As it turned out, outfielder Matt Stairs, infielder Marco Scutaro and starter Dustin McGowan were all able to make it onto the field.
In addition, on Monday, third baseman Scott Rolen is scheduled to have a pin removed from his broken right middle finger, though he could remain sidelined until late April or early May.
Stairs started in left field and was slotted into the second spot of the batting order in his first game appearance since March 23. The 40-year-old outfielder has been nursing a sore left hip flexor, but manager John Gibbons said that Stairs has healed enough to begin playing again.
On Wednesday night, Scutaro -- Toronto's temporary replacement for Rolen at third -- was struck by a pitch on his right hand. His middle finger was bruised, but an X-ray revealed no structural damage, allowing the Jays to keep him in the lineup. Losing Scutaro would have been a big blow for Toronto with Rolen on the 15-day disabled list.
"That wouldn't have been real good," Gibbons said. "But he's fine. They X-rayed it [on Wednesday] night and it was negative, so he's in there. He's good."
Prior to Wednesday's game, the Blue Jays sent McGowan -- the No. 3 starter -- back to the team's hotel after he arrived at the ballpark with flu-like symptoms. Gibbons said that McGowan, who went 12-10 with a 4.08 ERA last season for the Jays, was feeling better, and he took the mound against the Yankees as planned on Thursday.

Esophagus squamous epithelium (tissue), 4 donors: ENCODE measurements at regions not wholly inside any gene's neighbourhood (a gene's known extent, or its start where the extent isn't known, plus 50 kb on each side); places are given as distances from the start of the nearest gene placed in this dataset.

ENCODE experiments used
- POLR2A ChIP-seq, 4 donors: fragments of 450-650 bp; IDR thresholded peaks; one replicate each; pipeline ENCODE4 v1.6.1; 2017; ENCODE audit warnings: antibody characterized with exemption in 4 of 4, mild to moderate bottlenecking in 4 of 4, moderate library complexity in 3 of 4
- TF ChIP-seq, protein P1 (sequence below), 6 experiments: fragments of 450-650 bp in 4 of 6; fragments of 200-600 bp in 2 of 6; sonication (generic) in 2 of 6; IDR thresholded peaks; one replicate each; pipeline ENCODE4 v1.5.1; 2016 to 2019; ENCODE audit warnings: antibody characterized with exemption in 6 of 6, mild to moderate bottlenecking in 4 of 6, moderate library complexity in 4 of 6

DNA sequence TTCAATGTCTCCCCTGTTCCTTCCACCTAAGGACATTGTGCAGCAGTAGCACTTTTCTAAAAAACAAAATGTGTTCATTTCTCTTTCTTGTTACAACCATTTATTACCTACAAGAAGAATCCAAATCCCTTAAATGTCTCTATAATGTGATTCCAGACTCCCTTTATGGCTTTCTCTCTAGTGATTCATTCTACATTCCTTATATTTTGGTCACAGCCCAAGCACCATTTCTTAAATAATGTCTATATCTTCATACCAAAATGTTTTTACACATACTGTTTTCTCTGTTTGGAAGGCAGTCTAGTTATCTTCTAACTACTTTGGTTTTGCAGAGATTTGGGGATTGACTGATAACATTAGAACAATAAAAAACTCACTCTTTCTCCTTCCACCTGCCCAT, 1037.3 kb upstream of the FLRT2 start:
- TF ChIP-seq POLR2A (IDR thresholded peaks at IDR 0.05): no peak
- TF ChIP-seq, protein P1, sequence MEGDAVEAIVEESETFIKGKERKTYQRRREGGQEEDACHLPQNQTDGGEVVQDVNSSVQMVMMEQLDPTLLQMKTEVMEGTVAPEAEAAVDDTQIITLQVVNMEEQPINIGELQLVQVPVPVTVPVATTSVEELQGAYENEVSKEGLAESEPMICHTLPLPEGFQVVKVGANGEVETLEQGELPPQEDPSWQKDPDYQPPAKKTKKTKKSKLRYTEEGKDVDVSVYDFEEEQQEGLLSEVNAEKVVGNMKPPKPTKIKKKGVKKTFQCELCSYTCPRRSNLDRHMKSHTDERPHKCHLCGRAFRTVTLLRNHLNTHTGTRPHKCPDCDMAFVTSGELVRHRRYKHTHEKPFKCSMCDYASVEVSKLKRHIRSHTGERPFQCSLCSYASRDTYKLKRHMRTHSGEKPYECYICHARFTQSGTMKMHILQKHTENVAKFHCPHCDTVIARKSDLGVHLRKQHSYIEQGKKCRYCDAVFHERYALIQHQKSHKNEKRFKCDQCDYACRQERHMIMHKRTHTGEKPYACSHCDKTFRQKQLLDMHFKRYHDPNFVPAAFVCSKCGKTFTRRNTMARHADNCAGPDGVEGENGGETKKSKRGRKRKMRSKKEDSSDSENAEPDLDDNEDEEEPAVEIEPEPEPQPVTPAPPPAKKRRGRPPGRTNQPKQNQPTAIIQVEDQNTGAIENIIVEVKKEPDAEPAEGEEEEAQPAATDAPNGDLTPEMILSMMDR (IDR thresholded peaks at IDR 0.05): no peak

"He feels good right now," Gibbons said. "He had the stomach bug, but he's fine. We had that going around in Spring Training, but I don't know if it's the same thing."
Rolen -- acquired from the Cardinals in the January trade that sent third baseman Troy Glaus to St. Louis -- sustained the fracture in his finger during a routine fielding drill on March 23. One day later he had surgery to have a pin inserted to stabilize the mangled digit.
Even after having the pin removed, it will take a few weeks for Rolen to make his way back to Toronto's lineup. Considering that the tip of the finger is the source of the issues, it's uncertain how long it will take for him to be able to throw a baseball comfortably again.
"Once he gets [the pin removed], they'll clear him to do as much baseball activity as he can," Gibbons said. "Plus, it's going to depend on how tender it is trying to throw a baseball. When he's hitting, he might get a little jolt early on, but that's not going to be the problem."
Jordan Bastian is a reporter for MLB.com. This story was not subject to the approval of Major League Baseball or its clubs.